Carol Burnett may be spending a lot of time at home right now, but she’s making the best of it. The 87-year-old approaches the situation with a tremendous perspective.
“My heart goes out to people who are ill or lost their job — it’s just mind-boggling. So I can’t complain. I’m safe,” Carol told AARP The Magazine in a recent interview.
“I’ve got my husband, a home, and food on the table. We do crossword puzzles and play Scrabble and watch old movies. But I miss seeing my kids, my grandchildren, and my friends, and when all this is over, I just want to throw a great big hugging party.”
Carol has seen hard times, but she knows that there’s always someone out there who has had it worse.
“Some people say I had a tough childhood. It wasn’t that tough. We were poor, but I was never hungry,” she said.
“My mama and dad were alcoholics, and they were divorced. But I had my grandmother, and she raised me. We had one room; I slept on the couch until I was 21; Nanny was on the Murphy bed. She was funny! She used to look under the bed every night. I’d say, ‘What are you looking for, Nanny?’ She’d say, ‘Randolph Scott.'”
Her upbringing in Los Angeles was full of surprises she could have never anticipated. “Growing up in Los Angeles, we’d fly kites and roller-skate and play Jungle Girl. I taught myself the Tarzan yell when I was about 9,” she recalled.
“I was also editor of my high school paper. My intent was to go to UCLA and major in journalism, but we didn’t have the money. Tuition was $43. One morning I got a letter. Inside was a $50 bill. I don’t know, to this day, who sent that.”
Her unpredictable journey led her to realize that things happened when they were meant to. It helped her develop the thick skin she’d need to make it in show business.
“When I went to New York, I was auditioning for something and I thought I had it. But another girl got it,” she recalled.
“Instead of being discouraged, I thought, It’s her turn. It’s not my turn. My turn will come. It saved me from being disappointed.”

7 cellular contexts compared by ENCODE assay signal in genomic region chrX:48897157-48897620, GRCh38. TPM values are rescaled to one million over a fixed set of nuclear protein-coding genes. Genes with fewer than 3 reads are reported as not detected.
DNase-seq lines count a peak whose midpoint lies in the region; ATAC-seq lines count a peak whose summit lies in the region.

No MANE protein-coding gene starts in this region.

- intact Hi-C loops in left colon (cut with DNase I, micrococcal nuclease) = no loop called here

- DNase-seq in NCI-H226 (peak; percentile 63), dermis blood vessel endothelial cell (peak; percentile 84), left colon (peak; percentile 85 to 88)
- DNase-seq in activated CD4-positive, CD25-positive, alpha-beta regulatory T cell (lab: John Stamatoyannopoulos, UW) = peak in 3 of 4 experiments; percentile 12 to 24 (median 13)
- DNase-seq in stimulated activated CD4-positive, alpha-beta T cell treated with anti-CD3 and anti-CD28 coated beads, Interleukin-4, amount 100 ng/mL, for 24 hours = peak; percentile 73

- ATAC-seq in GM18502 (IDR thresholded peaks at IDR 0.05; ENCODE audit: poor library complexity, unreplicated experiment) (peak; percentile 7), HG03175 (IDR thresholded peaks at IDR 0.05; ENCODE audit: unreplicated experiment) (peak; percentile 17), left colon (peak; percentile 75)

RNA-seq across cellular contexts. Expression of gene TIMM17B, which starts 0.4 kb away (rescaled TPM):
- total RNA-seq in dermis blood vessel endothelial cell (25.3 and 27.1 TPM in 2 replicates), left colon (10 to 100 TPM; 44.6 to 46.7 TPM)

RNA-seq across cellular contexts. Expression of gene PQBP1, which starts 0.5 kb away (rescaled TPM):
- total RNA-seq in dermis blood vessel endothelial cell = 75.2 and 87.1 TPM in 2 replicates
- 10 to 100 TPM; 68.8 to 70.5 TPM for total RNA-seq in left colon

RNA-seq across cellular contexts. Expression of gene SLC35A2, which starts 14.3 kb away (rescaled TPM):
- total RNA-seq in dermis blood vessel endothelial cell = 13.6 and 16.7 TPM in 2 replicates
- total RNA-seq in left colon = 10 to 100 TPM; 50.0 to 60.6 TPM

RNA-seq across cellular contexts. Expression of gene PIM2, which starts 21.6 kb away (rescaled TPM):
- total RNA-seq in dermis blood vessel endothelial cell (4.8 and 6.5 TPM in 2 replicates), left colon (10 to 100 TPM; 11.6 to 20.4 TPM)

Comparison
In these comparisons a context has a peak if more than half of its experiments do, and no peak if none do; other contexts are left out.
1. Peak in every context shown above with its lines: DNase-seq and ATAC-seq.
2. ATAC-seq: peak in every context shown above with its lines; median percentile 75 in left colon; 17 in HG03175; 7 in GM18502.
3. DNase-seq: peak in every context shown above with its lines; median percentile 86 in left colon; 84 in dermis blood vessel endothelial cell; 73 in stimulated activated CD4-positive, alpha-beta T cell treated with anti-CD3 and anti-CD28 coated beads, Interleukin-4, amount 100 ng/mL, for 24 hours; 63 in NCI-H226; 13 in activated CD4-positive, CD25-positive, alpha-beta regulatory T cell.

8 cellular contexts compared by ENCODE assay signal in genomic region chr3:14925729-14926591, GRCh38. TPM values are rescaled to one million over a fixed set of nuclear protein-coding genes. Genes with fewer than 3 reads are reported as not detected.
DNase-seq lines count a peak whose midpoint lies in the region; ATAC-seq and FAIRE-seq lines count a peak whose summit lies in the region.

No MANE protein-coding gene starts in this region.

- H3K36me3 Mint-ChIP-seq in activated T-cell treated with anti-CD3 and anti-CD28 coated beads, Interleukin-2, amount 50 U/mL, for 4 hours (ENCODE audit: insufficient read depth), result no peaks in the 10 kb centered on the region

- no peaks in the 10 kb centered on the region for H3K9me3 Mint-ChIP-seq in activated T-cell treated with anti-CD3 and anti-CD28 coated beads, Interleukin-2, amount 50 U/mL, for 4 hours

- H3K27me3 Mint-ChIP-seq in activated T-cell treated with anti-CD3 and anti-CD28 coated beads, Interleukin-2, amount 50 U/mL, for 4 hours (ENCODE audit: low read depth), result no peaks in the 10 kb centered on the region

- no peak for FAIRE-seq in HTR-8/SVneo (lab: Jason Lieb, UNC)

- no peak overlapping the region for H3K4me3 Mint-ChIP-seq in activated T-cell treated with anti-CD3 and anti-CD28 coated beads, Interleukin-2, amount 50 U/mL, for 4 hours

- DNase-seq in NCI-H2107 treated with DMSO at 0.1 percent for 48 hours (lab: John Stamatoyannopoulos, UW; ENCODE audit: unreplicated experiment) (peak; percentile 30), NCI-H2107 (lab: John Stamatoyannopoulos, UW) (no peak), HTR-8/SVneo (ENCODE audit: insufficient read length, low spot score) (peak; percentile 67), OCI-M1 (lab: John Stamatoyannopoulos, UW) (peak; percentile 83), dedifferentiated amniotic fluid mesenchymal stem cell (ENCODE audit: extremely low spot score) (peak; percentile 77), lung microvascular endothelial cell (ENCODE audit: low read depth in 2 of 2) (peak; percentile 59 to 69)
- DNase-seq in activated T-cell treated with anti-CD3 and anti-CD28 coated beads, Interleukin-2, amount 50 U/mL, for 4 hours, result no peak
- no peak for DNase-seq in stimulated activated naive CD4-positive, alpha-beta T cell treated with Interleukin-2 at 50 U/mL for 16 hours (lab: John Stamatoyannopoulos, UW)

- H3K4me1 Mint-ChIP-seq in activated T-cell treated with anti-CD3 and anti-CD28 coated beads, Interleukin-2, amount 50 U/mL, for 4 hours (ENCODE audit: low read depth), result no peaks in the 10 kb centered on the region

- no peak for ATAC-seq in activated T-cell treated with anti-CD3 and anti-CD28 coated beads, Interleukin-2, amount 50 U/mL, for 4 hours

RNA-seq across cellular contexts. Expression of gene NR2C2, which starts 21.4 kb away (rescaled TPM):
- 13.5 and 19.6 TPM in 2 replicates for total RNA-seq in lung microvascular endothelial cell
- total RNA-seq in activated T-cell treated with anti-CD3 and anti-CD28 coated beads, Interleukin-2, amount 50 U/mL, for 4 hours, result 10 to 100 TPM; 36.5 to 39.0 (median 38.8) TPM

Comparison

Like her mentor, Lucille Ball, Carol hit her stride when she got her own show. The comedy hour still draws laughs over 40 years later.
“If someone had told me 52 years ago that our little show [The Carol Burnett Show] would be viable today, I would have said, ‘You’re crazy!’ But it has held up because we were never that topical — we just went for the laugh.”
Off-screen, Carol was a mom of three daughters — Carrie, Jody, and Erin. As a teen, Carrie went through a three-year period where she heavily abused drugs and alcohol. She beat it at 15 and relapsed just once at 17.
“My daughter Carrie got into drugs. In that situation, don’t be their best friend. When we got her into a third rehab, oh, she hated my guts! You have to love them enough to let them hate you,” Carol said of the difficult time for her family.
“She got sober before her 18th birthday, and we had a good 20 years — we were joined at the hip for a while there,” she continued.
“Carrie died of cancer at 38. But in the hospital, she said, ‘Every day I wake up and decide, today I’m going to love my life.’ And that was her mantra.”
Carol has chosen to adopt the mantra as her own. She’s taken that love and appreciation of each day with her throughout her years. It’s also helped fuel her candid spirit to say what’s on her mind, one she refuses to let go of with age.
“Before the pandemic, I did shows where the audience asked questions. About 10 years ago, in Texas, a lady said, ‘If you could be a member of the opposite sex for 24 hours, who would you be and what would you do?'”
The answer could’ve gone a lot of ways, but Carol was sure she wanted to just say what came to mind.
“I said a little prayer: OK, God. Whatever comes out of my mouth is going to be your fault. And out tumbled, ‘I’d be Osama bin Laden, and I’d kill myself.’ The audience went nuts.”
Carol has undoubtedly had a lot of ups and downs. Through it all, she’s learned to appreciate and enjoy what’s in front of her.
“I’ve lost a lot of people — Tim Conway and Lyle Waggoner and Ken Berry in just the past couple of years,” she noted.
“You learn to cope and also to live in the now. And you have to laugh.“